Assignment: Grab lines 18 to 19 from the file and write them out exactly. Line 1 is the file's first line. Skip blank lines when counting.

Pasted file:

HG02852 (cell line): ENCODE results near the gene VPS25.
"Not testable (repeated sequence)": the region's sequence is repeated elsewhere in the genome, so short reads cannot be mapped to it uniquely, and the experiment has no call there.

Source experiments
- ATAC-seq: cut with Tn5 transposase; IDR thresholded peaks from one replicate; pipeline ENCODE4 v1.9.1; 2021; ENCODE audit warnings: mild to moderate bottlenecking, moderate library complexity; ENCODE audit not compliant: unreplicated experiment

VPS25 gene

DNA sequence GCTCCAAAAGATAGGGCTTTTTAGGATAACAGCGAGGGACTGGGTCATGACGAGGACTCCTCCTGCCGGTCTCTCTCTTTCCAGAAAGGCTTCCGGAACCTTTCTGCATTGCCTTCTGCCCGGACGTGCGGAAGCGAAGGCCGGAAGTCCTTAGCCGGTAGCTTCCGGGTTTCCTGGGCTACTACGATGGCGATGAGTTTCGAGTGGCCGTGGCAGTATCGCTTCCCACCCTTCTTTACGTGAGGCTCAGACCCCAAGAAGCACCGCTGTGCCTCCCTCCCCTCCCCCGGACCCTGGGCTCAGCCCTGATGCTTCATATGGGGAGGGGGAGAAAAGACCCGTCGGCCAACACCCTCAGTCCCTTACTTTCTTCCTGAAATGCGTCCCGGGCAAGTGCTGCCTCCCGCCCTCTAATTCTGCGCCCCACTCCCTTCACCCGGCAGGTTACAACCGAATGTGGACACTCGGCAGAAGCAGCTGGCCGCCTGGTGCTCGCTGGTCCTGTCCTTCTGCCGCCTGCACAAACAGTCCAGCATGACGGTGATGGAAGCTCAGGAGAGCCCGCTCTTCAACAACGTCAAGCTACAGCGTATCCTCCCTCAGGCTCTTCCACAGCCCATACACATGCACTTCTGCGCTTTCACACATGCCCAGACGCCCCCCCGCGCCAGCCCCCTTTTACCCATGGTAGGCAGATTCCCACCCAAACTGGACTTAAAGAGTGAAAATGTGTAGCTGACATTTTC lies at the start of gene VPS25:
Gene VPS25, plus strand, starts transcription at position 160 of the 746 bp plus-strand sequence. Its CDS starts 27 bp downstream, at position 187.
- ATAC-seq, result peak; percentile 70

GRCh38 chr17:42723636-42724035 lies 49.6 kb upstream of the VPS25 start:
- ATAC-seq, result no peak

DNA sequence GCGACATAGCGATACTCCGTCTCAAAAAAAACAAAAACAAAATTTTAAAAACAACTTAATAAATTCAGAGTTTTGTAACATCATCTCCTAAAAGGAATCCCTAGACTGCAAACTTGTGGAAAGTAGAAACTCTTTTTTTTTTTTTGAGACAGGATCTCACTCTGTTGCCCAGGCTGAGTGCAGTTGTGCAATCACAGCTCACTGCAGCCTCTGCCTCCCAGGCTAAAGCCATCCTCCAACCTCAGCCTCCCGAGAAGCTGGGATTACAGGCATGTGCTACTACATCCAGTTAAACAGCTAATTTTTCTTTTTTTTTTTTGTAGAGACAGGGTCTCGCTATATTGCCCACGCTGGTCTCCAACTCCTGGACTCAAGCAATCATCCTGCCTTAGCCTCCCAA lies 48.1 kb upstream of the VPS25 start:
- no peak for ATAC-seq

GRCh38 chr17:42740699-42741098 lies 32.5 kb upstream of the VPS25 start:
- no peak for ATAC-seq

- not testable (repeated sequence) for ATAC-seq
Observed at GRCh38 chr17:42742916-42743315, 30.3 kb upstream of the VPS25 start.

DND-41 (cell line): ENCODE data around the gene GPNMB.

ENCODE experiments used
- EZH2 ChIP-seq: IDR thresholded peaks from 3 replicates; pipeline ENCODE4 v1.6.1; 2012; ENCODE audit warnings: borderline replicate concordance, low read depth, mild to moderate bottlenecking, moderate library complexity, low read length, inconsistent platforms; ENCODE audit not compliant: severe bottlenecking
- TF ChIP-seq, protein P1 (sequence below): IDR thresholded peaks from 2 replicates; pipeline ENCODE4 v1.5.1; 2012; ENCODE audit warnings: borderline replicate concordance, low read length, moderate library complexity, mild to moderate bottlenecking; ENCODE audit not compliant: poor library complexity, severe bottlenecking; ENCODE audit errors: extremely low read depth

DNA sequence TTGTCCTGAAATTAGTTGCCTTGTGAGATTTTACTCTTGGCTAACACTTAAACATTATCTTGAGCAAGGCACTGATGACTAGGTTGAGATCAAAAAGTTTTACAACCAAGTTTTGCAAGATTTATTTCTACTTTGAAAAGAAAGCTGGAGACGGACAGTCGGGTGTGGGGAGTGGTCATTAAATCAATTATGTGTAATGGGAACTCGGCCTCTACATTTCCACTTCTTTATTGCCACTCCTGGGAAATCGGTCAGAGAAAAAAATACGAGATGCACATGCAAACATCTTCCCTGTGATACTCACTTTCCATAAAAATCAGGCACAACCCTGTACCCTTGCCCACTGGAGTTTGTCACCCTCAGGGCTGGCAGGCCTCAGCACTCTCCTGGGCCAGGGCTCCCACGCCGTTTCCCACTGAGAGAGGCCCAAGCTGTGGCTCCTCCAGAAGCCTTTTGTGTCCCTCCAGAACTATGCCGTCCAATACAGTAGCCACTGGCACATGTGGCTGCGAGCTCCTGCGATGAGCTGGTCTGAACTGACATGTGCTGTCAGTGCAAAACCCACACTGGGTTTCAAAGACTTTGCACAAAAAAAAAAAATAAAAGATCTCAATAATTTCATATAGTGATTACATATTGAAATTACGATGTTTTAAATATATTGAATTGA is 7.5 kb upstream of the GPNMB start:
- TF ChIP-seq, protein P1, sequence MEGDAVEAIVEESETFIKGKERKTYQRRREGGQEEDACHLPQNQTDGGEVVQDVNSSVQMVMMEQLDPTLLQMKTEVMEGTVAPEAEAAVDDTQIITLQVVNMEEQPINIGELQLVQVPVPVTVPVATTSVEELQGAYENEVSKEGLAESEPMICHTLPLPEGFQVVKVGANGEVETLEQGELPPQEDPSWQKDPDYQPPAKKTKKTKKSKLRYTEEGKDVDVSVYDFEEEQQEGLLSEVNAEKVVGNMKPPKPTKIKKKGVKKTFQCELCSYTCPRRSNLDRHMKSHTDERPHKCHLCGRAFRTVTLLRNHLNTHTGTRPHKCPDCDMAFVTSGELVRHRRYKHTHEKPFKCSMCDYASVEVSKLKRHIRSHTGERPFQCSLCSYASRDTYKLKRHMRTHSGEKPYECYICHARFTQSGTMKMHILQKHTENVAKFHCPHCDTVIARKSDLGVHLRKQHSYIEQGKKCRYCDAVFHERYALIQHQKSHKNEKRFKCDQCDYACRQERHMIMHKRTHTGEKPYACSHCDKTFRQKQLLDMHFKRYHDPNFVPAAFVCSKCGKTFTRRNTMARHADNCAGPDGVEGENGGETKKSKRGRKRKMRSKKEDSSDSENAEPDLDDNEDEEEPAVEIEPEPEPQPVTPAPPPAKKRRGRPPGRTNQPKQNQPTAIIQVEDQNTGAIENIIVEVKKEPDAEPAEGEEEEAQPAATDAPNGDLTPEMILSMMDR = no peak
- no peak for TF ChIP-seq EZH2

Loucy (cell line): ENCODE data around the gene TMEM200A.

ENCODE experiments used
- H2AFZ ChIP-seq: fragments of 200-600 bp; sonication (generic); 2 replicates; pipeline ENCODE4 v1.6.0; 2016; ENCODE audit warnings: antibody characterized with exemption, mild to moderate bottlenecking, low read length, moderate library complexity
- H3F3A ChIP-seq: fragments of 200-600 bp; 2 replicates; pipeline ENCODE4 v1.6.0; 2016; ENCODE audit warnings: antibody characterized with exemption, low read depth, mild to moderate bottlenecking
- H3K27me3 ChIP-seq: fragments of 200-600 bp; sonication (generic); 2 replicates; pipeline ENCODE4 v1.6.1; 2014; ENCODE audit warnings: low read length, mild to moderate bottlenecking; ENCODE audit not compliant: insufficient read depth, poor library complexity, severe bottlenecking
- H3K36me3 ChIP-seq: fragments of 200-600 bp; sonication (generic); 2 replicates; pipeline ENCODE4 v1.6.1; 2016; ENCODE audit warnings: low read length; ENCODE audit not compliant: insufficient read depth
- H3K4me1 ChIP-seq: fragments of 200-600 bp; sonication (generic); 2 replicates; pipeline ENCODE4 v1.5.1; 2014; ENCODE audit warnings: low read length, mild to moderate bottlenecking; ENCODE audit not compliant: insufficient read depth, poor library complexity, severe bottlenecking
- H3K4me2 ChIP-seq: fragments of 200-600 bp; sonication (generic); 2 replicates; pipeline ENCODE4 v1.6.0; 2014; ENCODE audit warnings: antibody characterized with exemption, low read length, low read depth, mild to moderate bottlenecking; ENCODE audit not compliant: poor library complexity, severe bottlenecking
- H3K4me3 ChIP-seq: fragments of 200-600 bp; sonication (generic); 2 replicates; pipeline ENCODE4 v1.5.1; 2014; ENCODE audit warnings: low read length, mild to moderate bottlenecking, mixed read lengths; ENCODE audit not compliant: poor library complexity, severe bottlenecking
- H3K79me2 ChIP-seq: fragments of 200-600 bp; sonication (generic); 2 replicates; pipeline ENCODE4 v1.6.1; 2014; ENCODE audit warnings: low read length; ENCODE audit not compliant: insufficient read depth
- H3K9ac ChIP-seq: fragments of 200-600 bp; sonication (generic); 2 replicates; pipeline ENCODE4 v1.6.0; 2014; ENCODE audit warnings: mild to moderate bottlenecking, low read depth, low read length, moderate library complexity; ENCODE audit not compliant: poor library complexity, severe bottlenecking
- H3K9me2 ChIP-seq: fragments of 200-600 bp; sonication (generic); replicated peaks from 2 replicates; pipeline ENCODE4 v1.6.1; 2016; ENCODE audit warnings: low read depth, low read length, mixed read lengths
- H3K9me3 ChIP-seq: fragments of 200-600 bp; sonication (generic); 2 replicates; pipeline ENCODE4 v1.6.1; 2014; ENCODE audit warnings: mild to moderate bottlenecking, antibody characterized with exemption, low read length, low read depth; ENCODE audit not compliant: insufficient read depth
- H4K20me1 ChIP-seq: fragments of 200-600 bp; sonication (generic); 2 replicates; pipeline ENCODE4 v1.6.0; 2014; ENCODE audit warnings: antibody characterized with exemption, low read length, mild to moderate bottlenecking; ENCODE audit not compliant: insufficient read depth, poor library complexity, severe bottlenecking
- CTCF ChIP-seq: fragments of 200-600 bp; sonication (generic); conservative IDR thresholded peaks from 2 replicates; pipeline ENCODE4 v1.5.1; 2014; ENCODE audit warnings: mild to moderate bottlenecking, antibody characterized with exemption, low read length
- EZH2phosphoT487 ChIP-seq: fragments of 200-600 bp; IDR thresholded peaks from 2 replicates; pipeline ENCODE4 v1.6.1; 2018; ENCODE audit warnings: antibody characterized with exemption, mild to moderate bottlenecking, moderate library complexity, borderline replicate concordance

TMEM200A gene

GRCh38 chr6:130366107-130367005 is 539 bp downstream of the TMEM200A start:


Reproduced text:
ENCODE experiments used
- EZH2 ChIP-seq: IDR thresholded peaks from 3 replicates; pipeline ENCODE4 v1.6.1; 2012; ENCODE audit warnings: borderline replicate concordance, low read depth, mild to moderate bottlenecking, moderate library complexity, low read length, inconsistent platforms; ENCODE audit not compliant: severe bottlenecking